Lower Quadrant Framing

Episode Three Hundred Thirty Two: Lower Quadrant Framing.
In which we run.

1 comment:

  1. Exhibit at UVM's Fleming Museum of Art on Joseph Albers, primarily his clean, ordered prints exploring color tone through geometric shapes. The simplicity of his and his wife's work has been growing on me since first running into one of his glass etched representations of a skyscraper several years ago in at the Yale University galleries in New Haven. I'm not sure where the fourth frame in this series came from, but it's a highly contrasted image of a human portrait (half out of frame), the rendered shadings stylized as tic marks. The Second frame, if I recall, was a collage from Anni Albers.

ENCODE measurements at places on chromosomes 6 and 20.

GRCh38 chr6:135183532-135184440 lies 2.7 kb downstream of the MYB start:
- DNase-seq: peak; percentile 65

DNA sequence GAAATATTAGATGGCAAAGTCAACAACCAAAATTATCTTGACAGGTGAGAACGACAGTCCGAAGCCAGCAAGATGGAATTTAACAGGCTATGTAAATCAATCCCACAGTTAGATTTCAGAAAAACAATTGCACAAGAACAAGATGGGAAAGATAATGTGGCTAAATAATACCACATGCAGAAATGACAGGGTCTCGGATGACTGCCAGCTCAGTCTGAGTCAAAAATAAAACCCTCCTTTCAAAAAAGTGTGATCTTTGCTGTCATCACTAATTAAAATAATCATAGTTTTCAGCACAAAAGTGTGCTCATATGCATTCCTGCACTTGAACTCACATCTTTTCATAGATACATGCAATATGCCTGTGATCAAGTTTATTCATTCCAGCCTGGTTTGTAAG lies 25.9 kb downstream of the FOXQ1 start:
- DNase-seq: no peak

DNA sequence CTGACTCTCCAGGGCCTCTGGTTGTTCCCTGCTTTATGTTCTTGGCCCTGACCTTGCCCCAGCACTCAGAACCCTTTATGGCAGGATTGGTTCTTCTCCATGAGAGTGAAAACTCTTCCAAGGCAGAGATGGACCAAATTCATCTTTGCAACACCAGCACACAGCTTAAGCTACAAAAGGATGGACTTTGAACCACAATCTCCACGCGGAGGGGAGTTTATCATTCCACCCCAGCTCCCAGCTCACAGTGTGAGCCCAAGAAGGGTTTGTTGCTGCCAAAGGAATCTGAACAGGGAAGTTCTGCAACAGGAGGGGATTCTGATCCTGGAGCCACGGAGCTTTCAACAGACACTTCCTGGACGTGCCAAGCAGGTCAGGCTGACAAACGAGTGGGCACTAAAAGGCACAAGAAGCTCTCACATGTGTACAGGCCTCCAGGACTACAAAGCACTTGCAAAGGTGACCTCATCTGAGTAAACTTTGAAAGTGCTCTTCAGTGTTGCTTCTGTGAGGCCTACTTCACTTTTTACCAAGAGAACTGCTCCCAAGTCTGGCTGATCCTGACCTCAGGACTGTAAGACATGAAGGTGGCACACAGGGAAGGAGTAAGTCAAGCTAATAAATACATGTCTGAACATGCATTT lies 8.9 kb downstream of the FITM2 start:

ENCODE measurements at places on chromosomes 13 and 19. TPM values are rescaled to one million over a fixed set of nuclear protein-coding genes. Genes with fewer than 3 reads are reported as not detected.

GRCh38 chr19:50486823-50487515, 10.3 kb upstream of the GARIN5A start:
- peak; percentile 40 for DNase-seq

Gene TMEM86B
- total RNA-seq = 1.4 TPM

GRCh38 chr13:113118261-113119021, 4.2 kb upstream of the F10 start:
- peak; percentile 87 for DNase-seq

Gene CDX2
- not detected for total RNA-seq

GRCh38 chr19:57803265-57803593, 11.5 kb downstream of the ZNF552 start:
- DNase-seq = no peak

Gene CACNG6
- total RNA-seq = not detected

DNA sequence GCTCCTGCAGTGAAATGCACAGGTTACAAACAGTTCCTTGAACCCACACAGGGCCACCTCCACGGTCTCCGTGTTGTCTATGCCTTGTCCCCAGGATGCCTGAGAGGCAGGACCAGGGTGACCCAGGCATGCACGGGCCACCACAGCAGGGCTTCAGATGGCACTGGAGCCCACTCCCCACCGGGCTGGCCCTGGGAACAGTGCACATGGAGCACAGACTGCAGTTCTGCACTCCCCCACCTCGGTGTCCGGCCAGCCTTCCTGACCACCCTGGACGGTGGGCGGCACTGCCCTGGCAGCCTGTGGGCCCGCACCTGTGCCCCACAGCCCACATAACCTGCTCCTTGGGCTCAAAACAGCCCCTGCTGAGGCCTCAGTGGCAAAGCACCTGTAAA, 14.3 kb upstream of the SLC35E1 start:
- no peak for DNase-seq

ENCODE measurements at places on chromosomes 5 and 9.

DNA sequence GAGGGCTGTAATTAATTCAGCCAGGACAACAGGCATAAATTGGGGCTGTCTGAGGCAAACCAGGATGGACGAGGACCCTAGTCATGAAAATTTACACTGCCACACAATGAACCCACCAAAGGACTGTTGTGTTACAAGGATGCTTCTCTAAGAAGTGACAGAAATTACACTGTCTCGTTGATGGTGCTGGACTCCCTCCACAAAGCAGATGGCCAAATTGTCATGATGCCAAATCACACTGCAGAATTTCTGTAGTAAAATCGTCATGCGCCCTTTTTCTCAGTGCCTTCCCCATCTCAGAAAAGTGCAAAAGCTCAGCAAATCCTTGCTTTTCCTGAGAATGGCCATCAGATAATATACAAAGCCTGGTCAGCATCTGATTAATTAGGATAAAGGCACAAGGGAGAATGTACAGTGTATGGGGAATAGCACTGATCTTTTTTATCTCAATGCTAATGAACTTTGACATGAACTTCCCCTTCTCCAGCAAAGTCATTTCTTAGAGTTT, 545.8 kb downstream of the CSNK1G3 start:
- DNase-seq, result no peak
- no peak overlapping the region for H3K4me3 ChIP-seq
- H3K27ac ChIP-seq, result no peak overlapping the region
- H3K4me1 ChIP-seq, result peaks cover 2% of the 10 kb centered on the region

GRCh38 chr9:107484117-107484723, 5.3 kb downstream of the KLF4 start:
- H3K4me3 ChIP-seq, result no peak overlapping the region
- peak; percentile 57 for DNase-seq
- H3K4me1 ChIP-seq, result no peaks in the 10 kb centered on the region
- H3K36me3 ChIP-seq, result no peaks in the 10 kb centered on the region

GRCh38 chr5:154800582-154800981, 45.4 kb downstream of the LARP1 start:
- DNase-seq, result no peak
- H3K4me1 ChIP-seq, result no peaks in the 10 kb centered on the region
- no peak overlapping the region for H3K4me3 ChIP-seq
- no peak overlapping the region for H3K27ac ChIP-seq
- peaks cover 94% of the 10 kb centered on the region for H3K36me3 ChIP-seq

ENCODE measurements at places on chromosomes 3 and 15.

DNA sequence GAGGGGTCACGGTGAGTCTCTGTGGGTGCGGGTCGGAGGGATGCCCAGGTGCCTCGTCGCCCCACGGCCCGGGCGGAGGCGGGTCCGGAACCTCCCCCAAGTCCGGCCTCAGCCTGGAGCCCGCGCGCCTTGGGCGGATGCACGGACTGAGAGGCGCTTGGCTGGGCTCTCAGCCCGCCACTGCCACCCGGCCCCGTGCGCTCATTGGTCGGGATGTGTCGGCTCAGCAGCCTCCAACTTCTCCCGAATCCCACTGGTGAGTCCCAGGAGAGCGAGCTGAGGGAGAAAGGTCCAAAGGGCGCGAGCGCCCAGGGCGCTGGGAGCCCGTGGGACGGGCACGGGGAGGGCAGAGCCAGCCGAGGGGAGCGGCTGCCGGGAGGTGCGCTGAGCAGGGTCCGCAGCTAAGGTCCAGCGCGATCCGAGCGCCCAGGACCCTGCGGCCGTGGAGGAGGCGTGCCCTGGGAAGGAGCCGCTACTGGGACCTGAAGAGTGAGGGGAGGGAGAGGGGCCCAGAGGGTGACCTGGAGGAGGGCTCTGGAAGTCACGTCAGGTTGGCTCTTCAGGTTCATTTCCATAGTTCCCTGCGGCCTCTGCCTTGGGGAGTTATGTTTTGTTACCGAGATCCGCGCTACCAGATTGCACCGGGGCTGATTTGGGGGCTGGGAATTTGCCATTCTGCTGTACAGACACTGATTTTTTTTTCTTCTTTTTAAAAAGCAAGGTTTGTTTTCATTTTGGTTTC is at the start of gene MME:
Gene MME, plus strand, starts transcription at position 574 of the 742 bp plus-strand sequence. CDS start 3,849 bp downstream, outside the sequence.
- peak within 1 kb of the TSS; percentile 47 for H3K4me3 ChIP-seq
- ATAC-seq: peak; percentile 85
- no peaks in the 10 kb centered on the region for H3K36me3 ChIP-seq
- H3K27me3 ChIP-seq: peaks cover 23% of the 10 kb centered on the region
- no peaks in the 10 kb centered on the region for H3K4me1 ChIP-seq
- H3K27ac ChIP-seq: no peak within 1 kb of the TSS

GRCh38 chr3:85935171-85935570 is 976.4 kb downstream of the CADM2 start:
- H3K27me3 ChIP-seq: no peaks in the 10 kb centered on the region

The title, lower quadrant framing, comes from an essay I came across online discussing the composition of shots in the Mr. Robot television series (2015). I had re-watched the series and was quite taken with the overt attempt at subverting framing conventions, both using offset framing as well as liberal use of the 'Dutch' camera angle, thereby filling the entire series with an unsettling tension. (Fun fact: it turns out 'Dutch' comes from early German Expressionist filmmaking techniques, and so the word derives from 'Deutsch', and does not refer to Dutch.) Each of these images are depicting an offset original, and so we only get a small portion of the picture.



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